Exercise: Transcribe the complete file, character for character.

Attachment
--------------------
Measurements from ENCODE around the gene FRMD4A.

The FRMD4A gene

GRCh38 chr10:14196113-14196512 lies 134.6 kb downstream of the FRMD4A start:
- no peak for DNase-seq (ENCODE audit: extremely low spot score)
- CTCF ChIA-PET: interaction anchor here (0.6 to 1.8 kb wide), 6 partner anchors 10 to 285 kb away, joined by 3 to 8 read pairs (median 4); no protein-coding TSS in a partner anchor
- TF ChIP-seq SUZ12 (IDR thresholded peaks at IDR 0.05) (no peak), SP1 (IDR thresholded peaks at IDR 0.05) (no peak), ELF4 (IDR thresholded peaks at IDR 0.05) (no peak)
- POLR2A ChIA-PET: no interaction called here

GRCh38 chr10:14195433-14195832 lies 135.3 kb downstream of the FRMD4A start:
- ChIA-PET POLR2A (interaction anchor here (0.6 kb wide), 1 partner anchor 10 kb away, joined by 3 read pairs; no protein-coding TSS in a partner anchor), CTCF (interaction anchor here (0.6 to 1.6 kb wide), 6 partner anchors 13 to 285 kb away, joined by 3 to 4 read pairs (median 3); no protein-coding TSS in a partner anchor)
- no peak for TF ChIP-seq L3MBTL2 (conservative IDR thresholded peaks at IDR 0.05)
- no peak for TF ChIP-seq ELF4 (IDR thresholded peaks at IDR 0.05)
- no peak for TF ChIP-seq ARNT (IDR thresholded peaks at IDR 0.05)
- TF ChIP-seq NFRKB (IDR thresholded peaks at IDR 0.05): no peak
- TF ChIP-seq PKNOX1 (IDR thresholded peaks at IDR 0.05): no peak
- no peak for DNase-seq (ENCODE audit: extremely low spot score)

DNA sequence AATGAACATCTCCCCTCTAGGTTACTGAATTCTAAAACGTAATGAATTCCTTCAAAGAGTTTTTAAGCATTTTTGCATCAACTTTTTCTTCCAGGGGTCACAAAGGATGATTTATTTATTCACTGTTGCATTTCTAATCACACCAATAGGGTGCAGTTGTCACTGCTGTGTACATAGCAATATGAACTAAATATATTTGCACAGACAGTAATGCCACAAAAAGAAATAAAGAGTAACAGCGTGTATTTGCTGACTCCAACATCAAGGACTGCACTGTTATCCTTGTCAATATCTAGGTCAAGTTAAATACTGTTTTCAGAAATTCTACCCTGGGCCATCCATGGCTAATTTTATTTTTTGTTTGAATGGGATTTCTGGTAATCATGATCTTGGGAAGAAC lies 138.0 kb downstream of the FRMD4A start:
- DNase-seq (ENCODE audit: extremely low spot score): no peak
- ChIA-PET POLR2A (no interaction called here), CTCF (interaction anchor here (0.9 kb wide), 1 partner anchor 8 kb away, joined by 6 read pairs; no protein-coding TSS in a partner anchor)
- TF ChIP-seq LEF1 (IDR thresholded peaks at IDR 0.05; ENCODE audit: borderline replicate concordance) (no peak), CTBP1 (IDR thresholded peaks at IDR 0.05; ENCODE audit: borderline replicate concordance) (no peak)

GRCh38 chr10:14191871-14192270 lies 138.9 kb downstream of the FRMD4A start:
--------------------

Measurements from ENCODE around the gene FRMD4A.

The FRMD4A gene

GRCh38 chr10:14196113-14196512 lies 134.6 kb downstream of the FRMD4A start:
- no peak for DNase-seq (ENCODE audit: extremely low spot score)
- CTCF ChIA-PET: interaction anchor here (0.6 to 1.8 kb wide), 6 partner anchors 10 to 285 kb away, joined by 3 to 8 read pairs (median 4); no protein-coding TSS in a partner anchor
- TF ChIP-seq SUZ12 (IDR thresholded peaks at IDR 0.05) (no peak), SP1 (IDR thresholded peaks at IDR 0.05) (no peak), ELF4 (IDR thresholded peaks at IDR 0.05) (no peak)
- POLR2A ChIA-PET: no interaction called here

GRCh38 chr10:14195433-14195832 lies 135.3 kb downstream of the FRMD4A start:
- ChIA-PET POLR2A (interaction anchor here (0.6 kb wide), 1 partner anchor 10 kb away, joined by 3 read pairs; no protein-coding TSS in a partner anchor), CTCF (interaction anchor here (0.6 to 1.6 kb wide), 6 partner anchors 13 to 285 kb away, joined by 3 to 4 read pairs (median 3); no protein-coding TSS in a partner anchor)
- no peak for TF ChIP-seq L3MBTL2 (conservative IDR thresholded peaks at IDR 0.05)
- no peak for TF ChIP-seq ELF4 (IDR thresholded peaks at IDR 0.05)
- no peak for TF ChIP-seq ARNT (IDR thresholded peaks at IDR 0.05)
- TF ChIP-seq NFRKB (IDR thresholded peaks at IDR 0.05): no peak
- TF ChIP-seq PKNOX1 (IDR thresholded peaks at IDR 0.05): no peak
- no peak for DNase-seq (ENCODE audit: extremely low spot score)

DNA sequence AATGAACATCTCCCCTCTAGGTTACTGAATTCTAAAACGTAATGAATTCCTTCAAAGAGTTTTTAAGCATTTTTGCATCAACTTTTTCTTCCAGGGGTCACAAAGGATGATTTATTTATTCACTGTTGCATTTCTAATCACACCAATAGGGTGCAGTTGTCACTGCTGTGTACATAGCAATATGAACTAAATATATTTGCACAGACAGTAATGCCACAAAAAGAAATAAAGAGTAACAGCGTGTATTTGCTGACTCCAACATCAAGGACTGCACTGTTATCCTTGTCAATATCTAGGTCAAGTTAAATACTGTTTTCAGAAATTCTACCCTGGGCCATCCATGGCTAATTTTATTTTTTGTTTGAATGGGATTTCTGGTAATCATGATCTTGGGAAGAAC lies 138.0 kb downstream of the FRMD4A start:
- DNase-seq (ENCODE audit: extremely low spot score): no peak
- ChIA-PET POLR2A (no interaction called here), CTCF (interaction anchor here (0.9 kb wide), 1 partner anchor 8 kb away, joined by 6 read pairs; no protein-coding TSS in a partner anchor)
- TF ChIP-seq LEF1 (IDR thresholded peaks at IDR 0.05; ENCODE audit: borderline replicate concordance) (no peak), CTBP1 (IDR thresholded peaks at IDR 0.05; ENCODE audit: borderline replicate concordance) (no peak)

GRCh38 chr10:14191871-14192270 lies 138.9 kb downstream of the FRMD4A start: